By David Villano
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By Michael E. Miller
By Allie Conti
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By Luther Campbell
By Frank Owen
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There are two ways to record music: in analog or digital. Analog is the old-fashioned way. Singers and musicians play their parts into microphones, which are wired to a console, where engineers twist knobs and slide levers (known as faders) to add effects - balancing the volume of various sounds, adjusting treble and bass, adding reverberation, and so on. From the console, the music is recorded onto a tape.
Analog systems separate music into different tracks, each of which is essentially a distinct recording. In the studio, for example, the members of a band may be physically separated by soundproof dividers, each musician linked to the console by a different set of microphones. The sound of the drums is recorded on one track, the guitar on another, the vocals on another. Even if the band plays a song in unison, as they would in concert, the tracks are recorded individually, and they can be combined at the console in any number of ways. The engineer can, for instance, make the guitar track louder in relation to the other tracks.
Once the performance is recorded on multiple tracks, it goes back into the console for further refinement or for the addition of more tracks. Pieces of music mixed in during this step are known as overdubs - sounds previously recorded and then selectively added by the producer and engineer. The combined results are sent from the console to a master tape recorder, most of which use one- or two-inch tape to capture the end product. That tape is then sent to a manufacturer who produces the actual cassettes, CDs, and vinyl albums the consumer purchases.
The digital process represents the biggest revolution in recording since the invention of audio tape, and it has swept the industry. With digital, sound is translated into a binary code and stored in a computer system, where it can be manipulated in infinite ways. For example, if Gloria Estefan should sneeze at the wrong time while recording on an analog system, she would have to start over. But with digital, an engineer could call up the sneeze on his computer screen, press a key, and the offending sound would be gone from memory, gone when the results were finally translated back into audible sound and transferred to recording tape.
The combination of digital recording and computers saves endless amounts of time and also allows utter clarity: the sounds are distilled into individual, unique numerical codes. Thus the modern engineer doesn't work with sound, but with a computer representation of sound.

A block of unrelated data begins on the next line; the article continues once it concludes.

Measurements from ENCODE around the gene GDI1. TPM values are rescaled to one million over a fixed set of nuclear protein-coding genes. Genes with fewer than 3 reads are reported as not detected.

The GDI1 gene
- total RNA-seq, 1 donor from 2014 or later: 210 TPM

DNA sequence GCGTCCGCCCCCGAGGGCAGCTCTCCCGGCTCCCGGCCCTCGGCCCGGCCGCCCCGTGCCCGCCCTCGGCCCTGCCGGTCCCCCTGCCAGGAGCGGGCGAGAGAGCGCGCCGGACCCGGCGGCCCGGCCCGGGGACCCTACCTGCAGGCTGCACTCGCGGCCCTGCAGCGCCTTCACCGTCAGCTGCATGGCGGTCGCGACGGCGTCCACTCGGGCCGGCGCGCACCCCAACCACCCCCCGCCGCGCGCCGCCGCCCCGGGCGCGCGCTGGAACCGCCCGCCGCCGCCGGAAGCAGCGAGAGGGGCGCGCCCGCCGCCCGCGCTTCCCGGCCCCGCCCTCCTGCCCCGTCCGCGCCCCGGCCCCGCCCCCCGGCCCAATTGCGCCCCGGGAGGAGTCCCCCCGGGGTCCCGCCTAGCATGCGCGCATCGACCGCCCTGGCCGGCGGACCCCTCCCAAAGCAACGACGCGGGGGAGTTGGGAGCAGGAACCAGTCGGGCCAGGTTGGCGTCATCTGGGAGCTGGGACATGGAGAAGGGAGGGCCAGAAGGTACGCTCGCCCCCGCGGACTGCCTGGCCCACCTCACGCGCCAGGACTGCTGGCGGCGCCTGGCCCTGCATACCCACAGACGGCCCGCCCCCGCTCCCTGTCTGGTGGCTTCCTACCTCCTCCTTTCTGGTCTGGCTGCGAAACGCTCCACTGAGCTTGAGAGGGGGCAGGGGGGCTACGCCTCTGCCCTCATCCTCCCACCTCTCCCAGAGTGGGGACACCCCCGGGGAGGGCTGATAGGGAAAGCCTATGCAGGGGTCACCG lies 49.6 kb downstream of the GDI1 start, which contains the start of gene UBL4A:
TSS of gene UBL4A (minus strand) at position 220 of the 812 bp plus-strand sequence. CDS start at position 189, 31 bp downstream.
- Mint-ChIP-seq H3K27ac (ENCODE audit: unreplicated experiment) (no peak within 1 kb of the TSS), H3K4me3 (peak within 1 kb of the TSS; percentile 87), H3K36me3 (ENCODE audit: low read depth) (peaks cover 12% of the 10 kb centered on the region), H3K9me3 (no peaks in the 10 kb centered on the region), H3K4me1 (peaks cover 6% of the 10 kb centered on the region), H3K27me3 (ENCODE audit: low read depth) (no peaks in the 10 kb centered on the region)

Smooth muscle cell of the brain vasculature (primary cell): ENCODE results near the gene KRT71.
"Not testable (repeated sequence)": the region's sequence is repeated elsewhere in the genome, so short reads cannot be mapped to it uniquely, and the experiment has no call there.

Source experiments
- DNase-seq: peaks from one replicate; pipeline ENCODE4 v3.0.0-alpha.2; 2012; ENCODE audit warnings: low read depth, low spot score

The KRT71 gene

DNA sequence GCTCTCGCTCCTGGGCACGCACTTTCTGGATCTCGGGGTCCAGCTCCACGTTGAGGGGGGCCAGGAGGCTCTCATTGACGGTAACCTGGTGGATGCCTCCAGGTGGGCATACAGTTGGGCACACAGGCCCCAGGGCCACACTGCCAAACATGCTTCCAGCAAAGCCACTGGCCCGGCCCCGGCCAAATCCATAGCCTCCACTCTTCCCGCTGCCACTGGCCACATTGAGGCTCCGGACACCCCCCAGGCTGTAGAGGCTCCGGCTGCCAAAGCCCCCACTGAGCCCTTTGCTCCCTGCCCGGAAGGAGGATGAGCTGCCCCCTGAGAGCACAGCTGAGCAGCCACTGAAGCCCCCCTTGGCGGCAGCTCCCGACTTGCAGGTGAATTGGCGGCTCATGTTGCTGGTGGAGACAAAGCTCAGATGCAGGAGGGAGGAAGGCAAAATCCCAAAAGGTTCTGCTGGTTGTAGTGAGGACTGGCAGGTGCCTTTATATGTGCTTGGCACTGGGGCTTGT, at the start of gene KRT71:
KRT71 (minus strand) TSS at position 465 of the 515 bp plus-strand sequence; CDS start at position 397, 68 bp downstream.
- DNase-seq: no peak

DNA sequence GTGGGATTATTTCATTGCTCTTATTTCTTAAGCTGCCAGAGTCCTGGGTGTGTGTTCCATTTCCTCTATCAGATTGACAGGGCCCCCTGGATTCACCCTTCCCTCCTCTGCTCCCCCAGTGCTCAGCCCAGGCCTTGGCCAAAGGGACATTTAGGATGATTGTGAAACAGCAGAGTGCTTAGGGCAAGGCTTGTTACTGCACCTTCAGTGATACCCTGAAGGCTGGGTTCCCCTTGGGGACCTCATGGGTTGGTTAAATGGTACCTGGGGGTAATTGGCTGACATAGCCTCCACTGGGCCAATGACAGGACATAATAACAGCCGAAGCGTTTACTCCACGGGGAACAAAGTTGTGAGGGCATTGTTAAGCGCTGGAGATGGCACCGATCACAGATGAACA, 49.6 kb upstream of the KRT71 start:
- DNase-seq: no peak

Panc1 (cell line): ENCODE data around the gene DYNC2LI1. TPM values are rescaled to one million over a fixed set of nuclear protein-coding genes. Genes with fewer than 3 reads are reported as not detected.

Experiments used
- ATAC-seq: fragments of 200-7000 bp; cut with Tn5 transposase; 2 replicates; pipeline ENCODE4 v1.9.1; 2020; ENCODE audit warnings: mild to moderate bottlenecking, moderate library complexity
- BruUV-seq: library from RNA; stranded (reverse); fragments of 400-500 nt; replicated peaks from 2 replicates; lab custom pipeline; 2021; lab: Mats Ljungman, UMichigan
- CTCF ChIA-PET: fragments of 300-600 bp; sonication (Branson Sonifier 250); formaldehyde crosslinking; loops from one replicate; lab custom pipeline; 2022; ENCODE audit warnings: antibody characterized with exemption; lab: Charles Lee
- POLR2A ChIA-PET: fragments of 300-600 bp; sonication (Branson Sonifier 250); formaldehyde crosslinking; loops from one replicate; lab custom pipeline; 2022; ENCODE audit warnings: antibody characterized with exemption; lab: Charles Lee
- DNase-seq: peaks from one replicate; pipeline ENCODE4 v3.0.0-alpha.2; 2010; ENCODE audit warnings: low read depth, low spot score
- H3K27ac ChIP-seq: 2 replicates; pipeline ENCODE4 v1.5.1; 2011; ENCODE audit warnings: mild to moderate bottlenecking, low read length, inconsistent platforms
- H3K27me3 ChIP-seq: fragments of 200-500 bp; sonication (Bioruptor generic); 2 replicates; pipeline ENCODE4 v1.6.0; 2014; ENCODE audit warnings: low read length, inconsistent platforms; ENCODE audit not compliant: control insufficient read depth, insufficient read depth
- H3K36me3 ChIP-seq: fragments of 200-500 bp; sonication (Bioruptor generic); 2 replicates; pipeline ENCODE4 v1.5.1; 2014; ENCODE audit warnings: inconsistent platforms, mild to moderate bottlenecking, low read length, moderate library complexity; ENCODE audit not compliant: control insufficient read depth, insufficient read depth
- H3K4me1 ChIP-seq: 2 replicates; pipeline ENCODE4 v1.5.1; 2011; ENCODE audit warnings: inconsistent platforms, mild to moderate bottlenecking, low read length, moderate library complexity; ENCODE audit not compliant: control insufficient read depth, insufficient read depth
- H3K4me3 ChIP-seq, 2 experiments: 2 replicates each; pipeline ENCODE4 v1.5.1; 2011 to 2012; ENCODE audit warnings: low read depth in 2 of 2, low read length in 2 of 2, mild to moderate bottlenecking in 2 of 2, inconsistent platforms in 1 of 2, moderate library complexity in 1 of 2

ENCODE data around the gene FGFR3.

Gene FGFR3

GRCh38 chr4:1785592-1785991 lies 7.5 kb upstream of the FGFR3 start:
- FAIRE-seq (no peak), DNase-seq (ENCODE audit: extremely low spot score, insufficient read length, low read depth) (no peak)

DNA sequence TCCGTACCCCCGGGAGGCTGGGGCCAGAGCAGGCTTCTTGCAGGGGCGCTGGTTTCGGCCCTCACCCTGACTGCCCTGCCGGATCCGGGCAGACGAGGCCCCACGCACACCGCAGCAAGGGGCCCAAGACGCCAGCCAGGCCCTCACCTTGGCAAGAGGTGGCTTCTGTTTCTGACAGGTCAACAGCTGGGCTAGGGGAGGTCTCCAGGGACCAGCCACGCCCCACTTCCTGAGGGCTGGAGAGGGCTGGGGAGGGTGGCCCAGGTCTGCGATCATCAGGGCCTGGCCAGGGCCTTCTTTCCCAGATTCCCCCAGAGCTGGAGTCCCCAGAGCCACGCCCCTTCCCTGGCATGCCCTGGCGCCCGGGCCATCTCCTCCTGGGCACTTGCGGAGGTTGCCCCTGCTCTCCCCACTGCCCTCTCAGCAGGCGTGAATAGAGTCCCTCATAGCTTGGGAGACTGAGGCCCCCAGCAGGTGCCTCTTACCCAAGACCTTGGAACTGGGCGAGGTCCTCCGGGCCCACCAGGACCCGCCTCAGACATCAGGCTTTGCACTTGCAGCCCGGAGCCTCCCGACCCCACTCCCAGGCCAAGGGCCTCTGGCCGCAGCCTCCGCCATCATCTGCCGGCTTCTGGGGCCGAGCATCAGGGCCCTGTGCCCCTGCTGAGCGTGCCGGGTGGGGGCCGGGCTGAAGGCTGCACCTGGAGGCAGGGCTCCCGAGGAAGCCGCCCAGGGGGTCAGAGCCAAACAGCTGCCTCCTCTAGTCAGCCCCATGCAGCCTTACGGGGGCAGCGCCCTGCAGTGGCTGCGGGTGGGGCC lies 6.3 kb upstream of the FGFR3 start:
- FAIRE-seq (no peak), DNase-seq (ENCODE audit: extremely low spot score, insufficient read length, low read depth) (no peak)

MIDI (Musical Instrument Digital Interface) allows synthesizers to communicate with each other, as well as with other computer systems. The synthesizer is used to create and store sounds (musical and otherwise), after which a program known as a sequencer makes it possible for a computer to store the output. The sounds, called samples, can be altered in any way - they can be made lower or higher in pitch, for example - and the computer can layer many samples on top of one another.
Once everything has been composed and edited in a computer, another process called DAT (Digital Audio Transfer) allows the product to be output to a tape, which is then sent to the manufacturer.
Following are definitions of some of the more common and confusing terms used in recording studios:
Compressor: A device that narrows the dynamic range of a track or tracks, making differences in volume less extreme.
Console: Located in the control room, the console and its myriad knobs and levers is the brains of a music studio, through which all sounds pass before being transferred to tape. In analog, after being taped, music can be sent back to the console for further alteration.
Control Room: The realm of engineers and producers, typically separated from the soundproof studio by a panel of glass.
DAT (Digital Audio Transfer): A process that translates digitally coded sounds into sounds that can be heard.
Expander: The opposite of a compressor; adds dynamic range to a track or tracks.
Master Recorder: The tape machine, usually in a one- or two-inch format, on which the "master" - the final results of a studio session - is recorded.
MIDI (Musical Instrument Digital Interface): Technology that allows synthesizers to communicate with each other and with computers. Eliminates problems with ambient noise, and allows great speed and almost infinite flexibility in re-creating sound.
Monitor: A speaker that connects the soundproof studio to the control room so producers and engineers can hear the music being played.
Noise gate: A link between console and recorder that can be set to filter out background and other unwanted noises.
Sequencer: Software that translates sounds into digital computer language.
Session: The act of recording in a studio.
Tracks: In the analog process, tracks are the separate recordings of the elements of a session. In the digital process, they are the sounds that have already been layered by the computer.